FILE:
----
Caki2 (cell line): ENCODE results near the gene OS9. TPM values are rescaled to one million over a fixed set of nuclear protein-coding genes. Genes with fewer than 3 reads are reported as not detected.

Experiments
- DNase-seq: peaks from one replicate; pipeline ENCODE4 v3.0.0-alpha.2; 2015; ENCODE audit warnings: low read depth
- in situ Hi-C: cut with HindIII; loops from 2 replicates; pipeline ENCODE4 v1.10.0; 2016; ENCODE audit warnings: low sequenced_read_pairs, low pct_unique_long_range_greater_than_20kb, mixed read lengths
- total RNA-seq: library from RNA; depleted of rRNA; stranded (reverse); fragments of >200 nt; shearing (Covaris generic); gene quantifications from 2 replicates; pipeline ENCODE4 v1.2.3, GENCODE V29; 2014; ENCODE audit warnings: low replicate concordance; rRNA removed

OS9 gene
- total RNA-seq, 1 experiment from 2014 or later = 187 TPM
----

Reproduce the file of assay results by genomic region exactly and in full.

Caki2 (cell line): ENCODE results near the gene OS9. TPM values are rescaled to one million over a fixed set of nuclear protein-coding genes. Genes with fewer than 3 reads are reported as not detected.

Experiments
- DNase-seq: peaks from one replicate; pipeline ENCODE4 v3.0.0-alpha.2; 2015; ENCODE audit warnings: low read depth
- in situ Hi-C: cut with HindIII; loops from 2 replicates; pipeline ENCODE4 v1.10.0; 2016; ENCODE audit warnings: low sequenced_read_pairs, low pct_unique_long_range_greater_than_20kb, mixed read lengths
- total RNA-seq: library from RNA; depleted of rRNA; stranded (reverse); fragments of >200 nt; shearing (Covaris generic); gene quantifications from 2 replicates; pipeline ENCODE4 v1.2.3, GENCODE V29; 2014; ENCODE audit warnings: low replicate concordance; rRNA removed

OS9 gene
- total RNA-seq, 1 experiment from 2014 or later = 187 TPM